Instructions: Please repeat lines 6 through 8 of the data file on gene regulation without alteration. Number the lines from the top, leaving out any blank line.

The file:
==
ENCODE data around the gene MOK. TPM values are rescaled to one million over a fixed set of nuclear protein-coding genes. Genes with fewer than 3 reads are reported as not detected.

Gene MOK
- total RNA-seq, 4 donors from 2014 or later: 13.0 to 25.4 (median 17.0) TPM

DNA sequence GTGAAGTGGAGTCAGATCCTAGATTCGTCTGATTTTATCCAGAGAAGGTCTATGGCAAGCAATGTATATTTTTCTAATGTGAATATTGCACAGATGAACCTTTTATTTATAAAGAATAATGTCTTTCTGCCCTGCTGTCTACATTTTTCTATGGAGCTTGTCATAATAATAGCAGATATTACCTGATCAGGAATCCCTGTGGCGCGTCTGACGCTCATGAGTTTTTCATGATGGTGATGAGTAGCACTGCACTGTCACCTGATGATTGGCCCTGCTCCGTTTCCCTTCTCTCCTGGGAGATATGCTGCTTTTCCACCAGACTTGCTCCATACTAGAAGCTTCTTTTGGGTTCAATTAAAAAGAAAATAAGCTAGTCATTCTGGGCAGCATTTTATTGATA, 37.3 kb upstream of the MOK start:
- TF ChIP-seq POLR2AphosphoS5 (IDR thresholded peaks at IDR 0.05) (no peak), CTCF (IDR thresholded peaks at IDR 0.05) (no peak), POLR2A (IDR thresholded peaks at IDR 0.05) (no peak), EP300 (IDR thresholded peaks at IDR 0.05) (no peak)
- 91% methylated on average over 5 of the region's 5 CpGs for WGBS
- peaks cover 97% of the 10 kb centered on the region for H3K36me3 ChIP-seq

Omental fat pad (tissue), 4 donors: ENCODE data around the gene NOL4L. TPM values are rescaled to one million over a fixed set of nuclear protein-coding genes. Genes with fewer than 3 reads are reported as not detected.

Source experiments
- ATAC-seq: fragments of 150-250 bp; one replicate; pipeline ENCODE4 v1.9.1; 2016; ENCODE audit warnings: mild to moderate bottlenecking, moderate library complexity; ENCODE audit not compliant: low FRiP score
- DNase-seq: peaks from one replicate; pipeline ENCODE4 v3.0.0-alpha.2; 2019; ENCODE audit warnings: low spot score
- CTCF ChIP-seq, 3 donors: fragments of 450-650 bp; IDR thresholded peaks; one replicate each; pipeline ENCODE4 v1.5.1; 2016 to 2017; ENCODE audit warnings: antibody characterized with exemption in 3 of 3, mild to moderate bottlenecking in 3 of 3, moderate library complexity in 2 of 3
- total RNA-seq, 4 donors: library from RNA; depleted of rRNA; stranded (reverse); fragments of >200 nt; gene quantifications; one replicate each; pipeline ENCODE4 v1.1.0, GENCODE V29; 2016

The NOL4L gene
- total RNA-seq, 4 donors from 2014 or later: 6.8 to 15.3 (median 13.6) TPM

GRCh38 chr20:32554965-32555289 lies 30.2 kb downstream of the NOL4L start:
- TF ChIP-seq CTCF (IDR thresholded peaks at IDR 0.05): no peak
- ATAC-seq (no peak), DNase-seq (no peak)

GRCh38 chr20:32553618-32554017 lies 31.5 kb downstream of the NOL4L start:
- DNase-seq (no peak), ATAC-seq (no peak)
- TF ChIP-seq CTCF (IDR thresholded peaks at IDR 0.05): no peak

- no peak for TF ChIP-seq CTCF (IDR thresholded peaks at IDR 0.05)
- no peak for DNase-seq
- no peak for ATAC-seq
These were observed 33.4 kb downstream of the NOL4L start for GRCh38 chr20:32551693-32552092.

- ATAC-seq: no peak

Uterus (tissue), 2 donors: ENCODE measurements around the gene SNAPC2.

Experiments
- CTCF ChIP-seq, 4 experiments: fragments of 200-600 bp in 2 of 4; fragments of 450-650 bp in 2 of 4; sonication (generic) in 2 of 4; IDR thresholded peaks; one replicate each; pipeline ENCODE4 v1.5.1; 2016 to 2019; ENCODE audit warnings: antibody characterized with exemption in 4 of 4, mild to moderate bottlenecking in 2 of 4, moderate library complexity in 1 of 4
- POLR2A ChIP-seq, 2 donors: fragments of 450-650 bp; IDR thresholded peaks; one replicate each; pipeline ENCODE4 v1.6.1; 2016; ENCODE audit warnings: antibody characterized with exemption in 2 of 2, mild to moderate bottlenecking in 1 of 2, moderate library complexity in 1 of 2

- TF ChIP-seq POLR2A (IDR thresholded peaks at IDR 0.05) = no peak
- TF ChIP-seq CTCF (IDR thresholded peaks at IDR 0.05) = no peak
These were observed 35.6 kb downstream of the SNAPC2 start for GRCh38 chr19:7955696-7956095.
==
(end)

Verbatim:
- 91% methylated on average over 5 of the region's 5 CpGs for WGBS
- peaks cover 97% of the 10 kb centered on the region for H3K36me3 ChIP-seq

Omental fat pad (tissue), 4 donors: ENCODE data around the gene NOL4L. TPM values are rescaled to one million over a fixed set of nuclear protein-coding genes. Genes with fewer than 3 reads are reported as not detected.